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  About Community Wire
The Arroyo Verdugos: Answers to Frequently Asked Questions

by Robert Marston, CWIRE Founder and Managing Editor (Updated 10/2/01)
 
  • Where is CWIRE headed these days?
  • Why did we choose the term "Arroyo Verdugo" (since it's not on any maps)?
  • Where did the name "Arroyo Verdugo" come from?

    Where is CWIRE headed these days?


  • Where do you want CWIRE to focus? We are still in search of a viable business model, and have not yet found sufficient sponsorship or cooperation within the Arroyo Verdugo region.

    CWIRE's focus on the Arroyo Verdugos was for convenience only (based on a few assumptions which we eventually learned were incorrect.)

    The "regional portal" website model has succeeded in attracting many millions of visitors to our website over the years, but affiliate programs and banner advertising never worked-out for us. We were always just a bit too small to work with the "major players." We never did find a salesperson or ad agency to represent us, so revenues have always been meager at best. We never reached the "break even" point.

    We have considered the possibility of collaborating with a local newspaper, or with a coalition of local chambers of commerce. The Glendale Gazette (now defunct) was a promising potential-partner, but it failed to gain a foothold in this region. The Los Angeles Times, which has swallowed-up the smaller local newspapers, has shown no interest in sponsoring CWIRE, much less collaborating.

    The chambers of commerce in this region have been surprisingly disinterested in the WWW, and have provided very little support to CWIRE.

    If you would like to discuss any of these matters, or to help CWIRE gain a better footing in your geographic region, please contact Robert Marston.

    Why did we choose the term "Arroyo Verdugo" (since it's not on any maps)?


    The name "Arroyo Verdugo" is not commonly used, but we chose it because it precisely defined the area (and the rationale) for Community Wire. At the time CWIRE was expanding beyond Glendale, the term was being used by the five local cities to describe their regional/political/economic coalition (Burbank, Glendale, La Caņada Flintridge, Pasadena, and South Pasadena).

    For a time, the name was also used by the region's only business magazine, Business Life, to describe its coverage area (which has since increased). We knew from the beginning that CWIRE would require an investment of a lot of time and money, so we developed it with local businesses (potential sponsors) in mind.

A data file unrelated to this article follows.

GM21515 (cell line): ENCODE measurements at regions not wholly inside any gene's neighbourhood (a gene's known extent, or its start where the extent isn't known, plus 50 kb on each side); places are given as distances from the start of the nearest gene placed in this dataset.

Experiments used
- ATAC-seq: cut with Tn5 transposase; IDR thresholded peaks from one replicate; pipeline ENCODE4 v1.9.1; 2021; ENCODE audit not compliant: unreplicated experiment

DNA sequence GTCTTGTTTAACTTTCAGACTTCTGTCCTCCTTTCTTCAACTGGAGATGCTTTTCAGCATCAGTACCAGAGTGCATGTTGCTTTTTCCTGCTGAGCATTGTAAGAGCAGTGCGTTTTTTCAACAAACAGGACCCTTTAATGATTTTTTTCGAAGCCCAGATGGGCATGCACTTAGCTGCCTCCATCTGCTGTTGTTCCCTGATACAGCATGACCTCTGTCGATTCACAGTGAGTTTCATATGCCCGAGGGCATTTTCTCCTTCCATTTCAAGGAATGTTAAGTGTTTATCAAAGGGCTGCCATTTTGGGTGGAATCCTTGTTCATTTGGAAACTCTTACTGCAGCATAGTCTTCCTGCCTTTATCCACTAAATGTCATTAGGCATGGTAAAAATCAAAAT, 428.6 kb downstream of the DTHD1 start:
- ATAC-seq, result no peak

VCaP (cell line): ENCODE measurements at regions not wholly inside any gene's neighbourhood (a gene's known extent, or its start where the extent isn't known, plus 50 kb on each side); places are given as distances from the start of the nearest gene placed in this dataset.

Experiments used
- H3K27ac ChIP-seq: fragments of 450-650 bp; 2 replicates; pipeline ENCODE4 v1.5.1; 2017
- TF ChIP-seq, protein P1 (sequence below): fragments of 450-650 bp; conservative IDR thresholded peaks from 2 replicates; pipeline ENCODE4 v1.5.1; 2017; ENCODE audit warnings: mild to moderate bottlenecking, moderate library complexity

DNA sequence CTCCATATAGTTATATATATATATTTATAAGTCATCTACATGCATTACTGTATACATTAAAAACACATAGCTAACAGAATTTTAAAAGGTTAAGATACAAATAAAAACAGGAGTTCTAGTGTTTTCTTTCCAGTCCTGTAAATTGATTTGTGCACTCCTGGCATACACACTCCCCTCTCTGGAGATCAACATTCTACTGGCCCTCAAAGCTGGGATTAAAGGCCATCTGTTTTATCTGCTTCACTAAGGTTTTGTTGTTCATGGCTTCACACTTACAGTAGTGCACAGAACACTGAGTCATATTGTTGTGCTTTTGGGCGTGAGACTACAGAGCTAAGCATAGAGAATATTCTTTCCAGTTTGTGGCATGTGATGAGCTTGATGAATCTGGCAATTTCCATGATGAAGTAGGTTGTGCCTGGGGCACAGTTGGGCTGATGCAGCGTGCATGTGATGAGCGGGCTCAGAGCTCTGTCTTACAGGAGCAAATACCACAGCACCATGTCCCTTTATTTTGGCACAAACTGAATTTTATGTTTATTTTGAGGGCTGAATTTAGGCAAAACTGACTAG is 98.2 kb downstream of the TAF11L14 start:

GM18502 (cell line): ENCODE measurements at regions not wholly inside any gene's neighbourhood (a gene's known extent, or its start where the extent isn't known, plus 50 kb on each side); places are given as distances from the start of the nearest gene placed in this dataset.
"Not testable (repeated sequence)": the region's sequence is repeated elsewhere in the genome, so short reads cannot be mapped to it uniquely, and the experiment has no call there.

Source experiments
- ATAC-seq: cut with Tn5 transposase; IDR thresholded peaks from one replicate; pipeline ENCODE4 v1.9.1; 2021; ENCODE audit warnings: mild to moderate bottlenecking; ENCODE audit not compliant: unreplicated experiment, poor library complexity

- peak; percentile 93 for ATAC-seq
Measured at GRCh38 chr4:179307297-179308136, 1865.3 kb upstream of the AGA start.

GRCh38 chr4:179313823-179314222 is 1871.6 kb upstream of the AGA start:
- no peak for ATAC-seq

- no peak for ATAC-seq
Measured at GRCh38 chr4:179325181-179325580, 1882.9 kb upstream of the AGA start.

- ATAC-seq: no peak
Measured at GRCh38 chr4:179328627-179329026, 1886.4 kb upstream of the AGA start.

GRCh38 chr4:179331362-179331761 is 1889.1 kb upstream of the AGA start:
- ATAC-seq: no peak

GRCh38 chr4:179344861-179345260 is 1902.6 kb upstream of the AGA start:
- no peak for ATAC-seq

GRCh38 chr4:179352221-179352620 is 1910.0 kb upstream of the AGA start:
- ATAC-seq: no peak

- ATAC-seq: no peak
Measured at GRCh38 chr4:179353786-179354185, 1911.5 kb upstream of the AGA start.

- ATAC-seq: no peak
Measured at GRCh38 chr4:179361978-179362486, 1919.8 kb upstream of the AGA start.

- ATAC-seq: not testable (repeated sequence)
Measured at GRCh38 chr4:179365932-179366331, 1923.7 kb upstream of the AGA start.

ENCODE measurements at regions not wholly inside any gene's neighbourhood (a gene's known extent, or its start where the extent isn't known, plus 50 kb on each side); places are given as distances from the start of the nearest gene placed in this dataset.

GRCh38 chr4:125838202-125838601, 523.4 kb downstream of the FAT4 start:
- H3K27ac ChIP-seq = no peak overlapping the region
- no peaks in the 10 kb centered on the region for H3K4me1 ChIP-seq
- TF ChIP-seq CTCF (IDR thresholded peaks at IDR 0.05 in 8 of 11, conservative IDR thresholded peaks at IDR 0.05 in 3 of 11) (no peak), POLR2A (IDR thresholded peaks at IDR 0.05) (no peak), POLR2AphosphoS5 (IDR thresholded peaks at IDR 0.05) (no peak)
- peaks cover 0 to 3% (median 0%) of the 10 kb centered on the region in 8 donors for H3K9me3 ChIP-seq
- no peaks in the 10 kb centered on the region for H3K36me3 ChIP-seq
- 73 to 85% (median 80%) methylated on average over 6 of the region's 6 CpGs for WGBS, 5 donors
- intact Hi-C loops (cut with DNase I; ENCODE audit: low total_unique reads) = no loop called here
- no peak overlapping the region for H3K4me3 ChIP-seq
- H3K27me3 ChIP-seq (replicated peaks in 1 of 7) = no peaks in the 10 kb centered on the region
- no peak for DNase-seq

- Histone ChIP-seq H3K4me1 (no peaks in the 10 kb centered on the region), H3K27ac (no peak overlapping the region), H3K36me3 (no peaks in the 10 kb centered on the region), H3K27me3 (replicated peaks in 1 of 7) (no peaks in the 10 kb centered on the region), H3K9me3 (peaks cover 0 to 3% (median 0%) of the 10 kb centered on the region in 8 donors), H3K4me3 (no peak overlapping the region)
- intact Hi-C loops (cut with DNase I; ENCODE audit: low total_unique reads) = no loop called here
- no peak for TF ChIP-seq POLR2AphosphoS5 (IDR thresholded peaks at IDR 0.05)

The name "Arroyo Verdugo" was chosen with the expectation that the five-city Arroyo Verdugo Coalition would one day create their own web-presence, and might eventually decide to take-over CWIRE or invest in it. But we've lost hope in that.

    Where did the name "Arroyo Verdugo" come from?


    We did not create the name: we borrowed it from a coalition of 5 cities which had formed some years ago: Burbank, Glendale, La Caņada Flintridge, Pasadena, and South Pasadena The five independent, incorporated, cities are all adjacent to each other, and are surrounded by the City of Los Angeles on all sides (except the East). The Arroyo Verdugo Cities coalition is recognized by the Southern California Association of Governments (SCAG).

    A thin "strip" of Glendale runs north through the middle of La Crescenta. Most of La Crescenta is actually part of the City of Los Angeles, as are the neighboring towns of Sunland and Tujunga. So, they are separated politically from the Arroyo Verdugos. The areas called "Montrose" and "Verdugo City" are, I believe, entirely within the city limits of Glendale -- I know that Montrose is, anyway.

    Eagle Rock, Atwater, Mount Washington, Silverlake, etc. are distinct communities, but are part of the City of Los Angeles.

    The "Verdugo" name comes from the name of a Spanish landowner who was granted a tract of land by the King of Spain in the 1800's. The area covered what is now La Canada, most (or all) of Glendale, and some of Burbank.

    The name "Arroyo" is borrowed from the name "Arroyo Seco," which refers to the river bed (canyon) in Pasadena. The "dry creek" which starts in the Pasadena foothills and runs due-south became the road into the puebla of Los Angeles. So the term "Arroyo" (referring to the Pasadena/South Pasadena area) was tacked-onto the name "Verdugo" (referring to Burbank/Glendale/La Caņada Flintridge) to refer to the five-city area.

    P.S. Do you have more historical information on the Arroyo Verdugos? Please let us know!

     
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    URL: http://cwire.com/info/Arroyo.Verdugo..focus.asp
    Viewed: 12/13/2017 2:41:35 AM
    Last Modified: November 9, 2005 5:30 PM
    Source: Robert Marston
    URLID: 1259



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